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Monday, June 26, 2006

Day 41 - The Inca Trail

Day 1

peru After much deliberation, 5 of us booked ourselves on a 4 day hike to Machu Picchu, taking in a day of mountain biking, 2 days if hiking, a day in the Picchu. All accompanied by a guide and 3 porters to carry our tents and make us food. Total cost - US$ 170 (about 340 quids). Pretty steep, but the majority of that is the cost to get into the park, so we were happy to pay.

And so we set off, at 8am, headed for one of the highest peaks in Peru, so that we can cycle downhill for 5 hours. The tour company was pretty rubbish that we booked it with - constantly telling us what we wanted to hear and not actually delivering what they had agreed. So after a hectic public bus ride up the mountain, we got dropped off at the top (except charlotte who can't ride because she hit a park bench whilst cycling down the Death Road in Bolivia) and began our descent down the gravel road the spirals from the cold peaks down to the hot and humid peruvian jungle.

The descent was amazing. Riding through fords where the waterfalls crash onto the road (paved to prevent erosion). There was a proper sense of fear too - the cliff edge next to the road fell for, at places, hundreds of metres. Killer. Andy got a puncture within 10 minutes, which the guide couldn't fix so Andy did it for him. Then again 10 minutes later. So the four of us bombed it down the mountain, leaving the guide behind to hitch a ride with the broken bike. Kinda careless, seeing as any one of us could have injured ourselves on the way down and the first aid kit was still with him up the top of the mountain, but nevertheless, we made it down safely.

Frodo, our guide, joined us a whopping 2 hours later (from the back of a pickup truck) and after telling us we were HOURS behind schedule, we rode in the pitch dark along the dirt road for 2 hours to Santa Teresa. Sarah cried. Frodo had no torch. And when we finally found charlotte, we found out that she had been left on her own for HOURS. Well organised, clearly.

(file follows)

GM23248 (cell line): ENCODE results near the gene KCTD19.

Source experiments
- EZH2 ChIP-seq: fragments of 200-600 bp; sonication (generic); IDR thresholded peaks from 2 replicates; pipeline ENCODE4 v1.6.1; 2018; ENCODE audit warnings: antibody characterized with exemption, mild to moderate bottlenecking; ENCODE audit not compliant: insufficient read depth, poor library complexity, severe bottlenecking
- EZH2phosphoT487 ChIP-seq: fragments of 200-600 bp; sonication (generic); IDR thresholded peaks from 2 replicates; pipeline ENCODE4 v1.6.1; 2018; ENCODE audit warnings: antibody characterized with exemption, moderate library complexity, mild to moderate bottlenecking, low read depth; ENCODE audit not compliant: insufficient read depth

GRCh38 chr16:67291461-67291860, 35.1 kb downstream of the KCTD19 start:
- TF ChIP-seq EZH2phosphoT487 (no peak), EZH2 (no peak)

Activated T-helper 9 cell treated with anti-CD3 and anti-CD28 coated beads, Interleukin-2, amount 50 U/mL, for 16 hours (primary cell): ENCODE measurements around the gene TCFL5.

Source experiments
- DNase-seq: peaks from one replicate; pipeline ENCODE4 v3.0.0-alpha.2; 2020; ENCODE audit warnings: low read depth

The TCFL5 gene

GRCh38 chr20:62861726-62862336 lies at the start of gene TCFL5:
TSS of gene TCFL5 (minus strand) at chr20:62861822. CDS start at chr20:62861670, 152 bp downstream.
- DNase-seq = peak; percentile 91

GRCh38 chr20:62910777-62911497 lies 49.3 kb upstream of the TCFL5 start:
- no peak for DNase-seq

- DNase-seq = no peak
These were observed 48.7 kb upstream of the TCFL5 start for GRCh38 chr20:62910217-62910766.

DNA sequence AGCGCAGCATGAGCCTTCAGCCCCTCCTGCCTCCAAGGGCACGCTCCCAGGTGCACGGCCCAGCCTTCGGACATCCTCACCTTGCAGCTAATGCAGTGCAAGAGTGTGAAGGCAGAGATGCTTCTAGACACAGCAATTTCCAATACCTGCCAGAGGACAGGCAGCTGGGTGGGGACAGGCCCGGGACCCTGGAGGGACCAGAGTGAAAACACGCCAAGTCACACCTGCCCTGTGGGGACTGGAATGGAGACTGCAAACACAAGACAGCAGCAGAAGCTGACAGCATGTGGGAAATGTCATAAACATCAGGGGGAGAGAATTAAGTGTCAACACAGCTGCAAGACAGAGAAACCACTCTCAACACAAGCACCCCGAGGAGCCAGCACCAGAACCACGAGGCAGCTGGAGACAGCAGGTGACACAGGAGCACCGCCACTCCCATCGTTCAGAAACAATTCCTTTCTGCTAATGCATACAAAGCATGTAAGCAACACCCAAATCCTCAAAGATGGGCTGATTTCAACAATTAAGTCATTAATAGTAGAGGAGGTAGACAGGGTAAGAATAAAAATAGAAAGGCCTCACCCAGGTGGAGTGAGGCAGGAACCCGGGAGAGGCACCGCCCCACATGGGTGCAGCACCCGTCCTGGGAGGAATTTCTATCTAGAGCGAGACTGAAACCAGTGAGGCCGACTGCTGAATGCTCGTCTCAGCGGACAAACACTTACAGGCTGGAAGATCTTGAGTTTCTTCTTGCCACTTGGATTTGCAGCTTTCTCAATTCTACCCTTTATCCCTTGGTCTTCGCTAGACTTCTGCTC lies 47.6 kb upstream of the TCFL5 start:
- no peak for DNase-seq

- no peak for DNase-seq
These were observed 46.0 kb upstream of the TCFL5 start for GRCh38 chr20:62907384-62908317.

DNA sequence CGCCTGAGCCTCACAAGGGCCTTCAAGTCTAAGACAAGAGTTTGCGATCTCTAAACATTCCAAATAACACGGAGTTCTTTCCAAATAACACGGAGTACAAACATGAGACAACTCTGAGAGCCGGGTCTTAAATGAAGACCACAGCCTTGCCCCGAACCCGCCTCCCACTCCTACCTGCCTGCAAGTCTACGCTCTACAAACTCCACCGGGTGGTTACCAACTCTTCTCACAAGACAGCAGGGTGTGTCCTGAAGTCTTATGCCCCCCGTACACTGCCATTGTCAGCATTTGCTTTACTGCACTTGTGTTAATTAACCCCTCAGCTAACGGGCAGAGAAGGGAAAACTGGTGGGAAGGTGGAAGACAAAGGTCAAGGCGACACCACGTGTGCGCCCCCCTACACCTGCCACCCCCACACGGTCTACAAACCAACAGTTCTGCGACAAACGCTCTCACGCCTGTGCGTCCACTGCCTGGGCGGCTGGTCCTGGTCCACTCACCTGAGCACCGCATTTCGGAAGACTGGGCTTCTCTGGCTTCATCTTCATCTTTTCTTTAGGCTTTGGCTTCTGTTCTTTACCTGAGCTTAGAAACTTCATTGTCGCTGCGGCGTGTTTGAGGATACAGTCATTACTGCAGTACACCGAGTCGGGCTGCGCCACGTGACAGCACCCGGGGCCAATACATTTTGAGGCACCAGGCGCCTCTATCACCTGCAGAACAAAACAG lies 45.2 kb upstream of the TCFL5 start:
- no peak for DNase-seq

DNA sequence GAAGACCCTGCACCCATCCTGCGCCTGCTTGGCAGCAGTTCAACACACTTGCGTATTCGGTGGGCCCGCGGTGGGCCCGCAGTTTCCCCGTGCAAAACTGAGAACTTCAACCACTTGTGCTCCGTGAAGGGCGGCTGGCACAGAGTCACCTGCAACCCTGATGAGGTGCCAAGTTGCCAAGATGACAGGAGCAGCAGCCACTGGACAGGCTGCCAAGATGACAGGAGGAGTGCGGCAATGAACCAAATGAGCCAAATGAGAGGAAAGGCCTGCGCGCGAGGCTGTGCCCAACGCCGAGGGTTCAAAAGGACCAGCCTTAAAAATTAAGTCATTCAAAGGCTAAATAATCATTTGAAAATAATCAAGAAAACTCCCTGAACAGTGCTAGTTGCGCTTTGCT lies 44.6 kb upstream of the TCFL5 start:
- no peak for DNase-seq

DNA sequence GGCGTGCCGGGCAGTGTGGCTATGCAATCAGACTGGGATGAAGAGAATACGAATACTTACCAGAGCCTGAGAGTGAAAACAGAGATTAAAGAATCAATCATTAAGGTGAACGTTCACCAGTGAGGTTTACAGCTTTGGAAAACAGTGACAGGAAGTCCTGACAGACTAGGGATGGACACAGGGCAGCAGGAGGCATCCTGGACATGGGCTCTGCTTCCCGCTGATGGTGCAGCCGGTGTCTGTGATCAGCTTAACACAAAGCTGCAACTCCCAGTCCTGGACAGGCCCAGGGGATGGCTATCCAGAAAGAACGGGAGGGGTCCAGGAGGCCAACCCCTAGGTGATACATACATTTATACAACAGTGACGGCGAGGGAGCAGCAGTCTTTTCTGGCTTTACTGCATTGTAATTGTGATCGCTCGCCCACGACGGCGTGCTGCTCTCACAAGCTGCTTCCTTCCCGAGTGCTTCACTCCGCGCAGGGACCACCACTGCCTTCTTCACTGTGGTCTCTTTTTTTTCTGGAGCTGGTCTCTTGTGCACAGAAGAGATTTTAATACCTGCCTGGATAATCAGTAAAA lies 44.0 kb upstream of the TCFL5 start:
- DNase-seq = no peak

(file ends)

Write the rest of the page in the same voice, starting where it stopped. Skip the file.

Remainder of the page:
Tried to call tristan (it was officially his birthday in the UK at that point), but without reception, and with the "international" payphone not working for international numbers, I marched behind the others to our campsite across a proper "indiana jones" style broken footbridge over a river. One at a time, in case it collapses. Risk limitation. But over the bridge, things began to look up. Pushing jungle branches aside and creeping along an overgrown path, we were all getting well excited about sleeping in the jungle. But once again, the tour company lets us down. Our tents were pitched on the CONCRETE garden of someone's house, accompanied by a rooster (that started crowing at 2am right through til morning) and a squat toilet with a plastic sheet for a door. No bushes to go and hide in here.

Day 2

This was by far the best day of trekking EVER. Not including the Picchu, of course. So, at 6am we tucked into some omlettes, made by our porter/chefs, then set out in search of some hot springs, several miles further up the river. We started by bombing across the river in a basket, pulling ourselves along as we dangled over this enormous ravine. I went last, partly because I was crapping myself, but it all went to plan.

We started ascending this mountain, where you could see the trail we were taking bending round the sheer sides hundreds of metres above us. Hard work uphill, but we stopped to steal some fruit from a very sweet local orange farmer, and had a weird encounter with a tiny monkey, that like eating baby bananas. Me and him got on like a house on fire. I love bananas.

Next came the scariest part. The path weaves around the actual side of the mountain. We're talking about a path about 3 feet wide, on the very edge of a vertical drop which would clearly result in death, and we're stood there with massive backpacks and rubbish hiking boots. It scared the shit out of me. But was amazing. I handled it well, only really slowing where parts of the path had eroded away and we had to step over 4 foot gaps. I kinda lost it when the rocks underfoot got slippy too. We then descended to the banks of the river, where we went for a freezing swim (I didn't) in a cascade and then tucked into a heafty lunch. I then fell asleep in the sun. a hard life.

3 hours of trekking along the banks of the river later, passing broken railway lines (destroyed by the El NiƱo of 1990, along with hundreds of lives of local people) and massive boulders the size of houses, we found ourselves at the edge of nightfall and in some steaming hot springs drinking beer and eating popcorn and empanadas. We watched the stars come I, I showed the guys how to spot some constellations, and whilst I was swimming underwater, the others all saw a shooting star. Gutted from peru dot com. I love shooting stars. We racked up a camp fire and listened to some music before hitting the sack in our tents, right on the river bank. The whole day was special. Including the relatively good nights sleep I had.

Day 3